Checking Account Trends
Lots of news about checking accounts in the past few weeks, including a fee increase at Citibank, a new checking account from Wal-Mart, news about why we overdraw our accounts and what factors drive consumer decisions about banks:
- Citibank increasing fees on checking accounts. Good reminder to students that all terms are “subject to change” and to come up with strategies to circumvent fees (CNN Money):
These fee hikes put Citi on the pricier side. Across the board, the average monthly fee for a basic interest-bearing checking account (like Citi’s rewards account) is currently $14.76, according to Bankrate.com. That compares to Citi’s new fee of $25. Meanwhile, the average fee for a non-interest bearing account (like Citi’s basic account) is $5.26 a month, while Citi will soon be charging $12.
- What drives consumer’s decisions about checking accounts (Financial Brand)?
- With overdraft fees a multi-billion dollar business for banks, GoBanking delves into the question of why consumers overdraw their accounts:
- CFPB looking at checking account screening process by banks (Credit Union Times):
“It is one thing to use a credit report or similar type of consumer report as a means of assuring that consumers do not take on more risk than they can handle. Indeed, the bureau would be concerned if banks or credit unions were to grant credit to consumers without regard to their prior credit history,” Cordray said. “For most consumers, though, checking accounts are not inherently credit vehicles, but instead are products for depositing and transferring funds. So it is troubling then that banks or credit unions may use a credit report to exclude some consumers from these basic financial services.”
- Trend toward banks offering checking accounts without checks (CNN Money):
A growing number of banks are launching checking accounts, without the checks. CitiBank is the latest to introduce a checkless account, with the launch of its new Access Account announced on Tuesday. The move is in response to an ongoing decline in check use, with a recent survey of 2,500 random consumers confirming what the bank had long suspected: that well over half, or 65 percent, of U.S. consumers either don’t own a checkbook or prefer not to use checks — opting for online or mobile payment tools instead.
- What impact will Wal-Mart’s new checking account have on its competitors (US News and World Report)? See NGPF’s earlier post about Wal-Mart’s checking account.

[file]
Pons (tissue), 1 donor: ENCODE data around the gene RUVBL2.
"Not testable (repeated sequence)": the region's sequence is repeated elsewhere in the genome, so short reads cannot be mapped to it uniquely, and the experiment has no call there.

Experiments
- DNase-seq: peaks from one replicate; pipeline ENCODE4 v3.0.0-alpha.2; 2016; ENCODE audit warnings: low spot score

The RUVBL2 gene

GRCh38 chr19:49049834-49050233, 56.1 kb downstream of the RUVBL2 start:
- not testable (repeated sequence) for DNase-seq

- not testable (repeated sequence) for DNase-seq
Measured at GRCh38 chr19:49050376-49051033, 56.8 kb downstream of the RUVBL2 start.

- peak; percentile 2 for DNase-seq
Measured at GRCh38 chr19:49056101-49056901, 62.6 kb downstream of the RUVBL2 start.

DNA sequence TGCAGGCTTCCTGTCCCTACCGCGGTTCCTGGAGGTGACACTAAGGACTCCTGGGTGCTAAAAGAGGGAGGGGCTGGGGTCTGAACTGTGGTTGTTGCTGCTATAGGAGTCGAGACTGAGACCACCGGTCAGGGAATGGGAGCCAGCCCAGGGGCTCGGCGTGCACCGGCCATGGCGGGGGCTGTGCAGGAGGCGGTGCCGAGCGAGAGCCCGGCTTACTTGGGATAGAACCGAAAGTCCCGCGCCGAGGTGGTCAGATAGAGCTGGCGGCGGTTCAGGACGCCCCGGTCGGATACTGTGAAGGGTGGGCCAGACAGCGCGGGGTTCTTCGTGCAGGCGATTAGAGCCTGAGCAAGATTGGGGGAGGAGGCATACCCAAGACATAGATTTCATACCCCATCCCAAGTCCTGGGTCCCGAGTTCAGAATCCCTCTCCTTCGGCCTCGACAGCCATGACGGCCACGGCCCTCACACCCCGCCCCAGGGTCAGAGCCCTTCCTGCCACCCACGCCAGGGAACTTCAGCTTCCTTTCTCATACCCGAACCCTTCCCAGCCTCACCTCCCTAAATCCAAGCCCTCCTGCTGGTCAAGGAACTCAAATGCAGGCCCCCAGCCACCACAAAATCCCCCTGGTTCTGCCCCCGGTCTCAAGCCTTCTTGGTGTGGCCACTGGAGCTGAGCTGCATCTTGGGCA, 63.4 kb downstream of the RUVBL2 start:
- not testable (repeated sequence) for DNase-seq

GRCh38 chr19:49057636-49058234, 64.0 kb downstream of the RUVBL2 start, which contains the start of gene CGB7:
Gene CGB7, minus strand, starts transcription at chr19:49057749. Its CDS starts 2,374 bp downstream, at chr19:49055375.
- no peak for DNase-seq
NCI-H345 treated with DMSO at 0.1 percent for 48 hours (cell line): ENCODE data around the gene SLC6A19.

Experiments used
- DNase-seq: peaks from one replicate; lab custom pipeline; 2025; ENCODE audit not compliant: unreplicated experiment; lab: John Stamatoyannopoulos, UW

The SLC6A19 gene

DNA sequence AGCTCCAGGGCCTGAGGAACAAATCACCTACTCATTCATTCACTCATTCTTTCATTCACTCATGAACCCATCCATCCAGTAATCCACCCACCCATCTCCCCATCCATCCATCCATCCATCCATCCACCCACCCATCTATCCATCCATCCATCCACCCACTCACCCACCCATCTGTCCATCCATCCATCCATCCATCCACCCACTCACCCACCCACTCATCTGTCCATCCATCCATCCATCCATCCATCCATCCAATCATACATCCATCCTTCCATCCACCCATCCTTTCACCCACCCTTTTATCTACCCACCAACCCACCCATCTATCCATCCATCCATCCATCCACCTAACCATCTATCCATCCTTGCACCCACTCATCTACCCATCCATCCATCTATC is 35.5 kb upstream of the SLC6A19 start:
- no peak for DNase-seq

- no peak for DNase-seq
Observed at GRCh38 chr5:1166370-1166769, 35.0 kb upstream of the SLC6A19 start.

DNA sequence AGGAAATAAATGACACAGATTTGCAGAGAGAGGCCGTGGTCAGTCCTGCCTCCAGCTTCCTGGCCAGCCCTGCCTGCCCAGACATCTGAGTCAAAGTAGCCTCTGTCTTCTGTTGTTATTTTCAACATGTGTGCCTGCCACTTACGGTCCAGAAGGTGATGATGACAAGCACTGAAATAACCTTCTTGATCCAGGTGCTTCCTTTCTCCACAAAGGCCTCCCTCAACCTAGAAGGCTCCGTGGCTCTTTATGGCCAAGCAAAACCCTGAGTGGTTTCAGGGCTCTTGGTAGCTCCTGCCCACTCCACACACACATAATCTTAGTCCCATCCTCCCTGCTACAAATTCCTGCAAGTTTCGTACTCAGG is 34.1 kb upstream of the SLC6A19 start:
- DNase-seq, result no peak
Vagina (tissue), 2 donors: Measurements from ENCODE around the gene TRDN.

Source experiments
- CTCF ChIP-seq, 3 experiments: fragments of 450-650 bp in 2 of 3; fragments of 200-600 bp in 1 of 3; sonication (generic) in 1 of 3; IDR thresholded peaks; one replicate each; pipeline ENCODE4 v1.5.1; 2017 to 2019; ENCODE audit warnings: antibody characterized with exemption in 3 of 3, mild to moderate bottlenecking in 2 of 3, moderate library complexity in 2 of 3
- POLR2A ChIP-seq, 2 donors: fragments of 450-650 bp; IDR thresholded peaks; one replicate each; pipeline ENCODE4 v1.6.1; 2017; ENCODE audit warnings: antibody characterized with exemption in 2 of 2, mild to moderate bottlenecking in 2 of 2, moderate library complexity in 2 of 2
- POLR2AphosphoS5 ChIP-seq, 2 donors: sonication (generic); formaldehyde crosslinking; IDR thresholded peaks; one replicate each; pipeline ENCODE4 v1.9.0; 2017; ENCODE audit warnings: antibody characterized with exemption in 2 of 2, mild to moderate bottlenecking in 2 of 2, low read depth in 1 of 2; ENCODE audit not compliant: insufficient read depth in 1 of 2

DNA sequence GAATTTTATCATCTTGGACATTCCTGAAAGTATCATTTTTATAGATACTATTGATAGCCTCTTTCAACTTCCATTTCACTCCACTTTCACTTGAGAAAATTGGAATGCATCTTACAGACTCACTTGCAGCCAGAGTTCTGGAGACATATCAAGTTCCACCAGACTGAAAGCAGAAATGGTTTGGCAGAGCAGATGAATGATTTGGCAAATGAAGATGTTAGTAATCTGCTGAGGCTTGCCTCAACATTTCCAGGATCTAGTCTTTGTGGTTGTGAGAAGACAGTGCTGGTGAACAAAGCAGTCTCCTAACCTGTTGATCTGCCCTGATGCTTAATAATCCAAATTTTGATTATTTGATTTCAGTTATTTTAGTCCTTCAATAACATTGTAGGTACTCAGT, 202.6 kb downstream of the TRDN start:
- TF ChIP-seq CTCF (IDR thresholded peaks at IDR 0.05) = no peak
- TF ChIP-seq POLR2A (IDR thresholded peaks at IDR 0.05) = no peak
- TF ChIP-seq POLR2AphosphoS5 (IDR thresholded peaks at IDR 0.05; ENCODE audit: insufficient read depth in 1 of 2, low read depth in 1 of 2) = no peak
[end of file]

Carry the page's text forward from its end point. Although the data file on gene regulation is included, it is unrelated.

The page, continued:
More than a quarter of Americans are unbanked or underbanked, according to the Federal Deposit Insurance Corporation. Without access to traditional banking services, many pay thousands of dollars in fees to use check-cashing services, payday loans and other alternative financial services. New players like mobile banking startups and potentially even the U.S. Postal Service hope to fill the gap left between traditional bank services and their alternatives.
Wal-Mart already offers basic financial products and services such as prepaid cards and international money transfers, but the retailer recently announced its entrance into the checking account market through a partnership with Green Dot Corporation (Green Dot is the bank; Wal-Mart is the distribution channel). After testing the mobile checking account GoBank in select locations late last year, Wal-Mart plans to offer the checking accounts in more than 4,000 locations throughout the country by the end of this month.
Check out the NGPF Checking Account Basics lesson here.
About the Author
Tim's saving habits started at seven when a neighbor with a broken hip gave him a dog walking job. Her recovery, which took almost a year, resulted in Tim getting to know the bank tellers quite well (and accumulating a savings account balance of over $300!). His recent entrepreneurial adventures have included driving a shredding truck, analyzing executive compensation packages for Fortune 500 companies and helping families make better college financing decisions. After volunteering in 2010 to create and teach a personal finance program at Eastside College Prep in East Palo Alto, Tim saw firsthand the impact of an engaging and activity-based curriculum, which inspired him to start a new non-profit, Next Gen Personal Finance.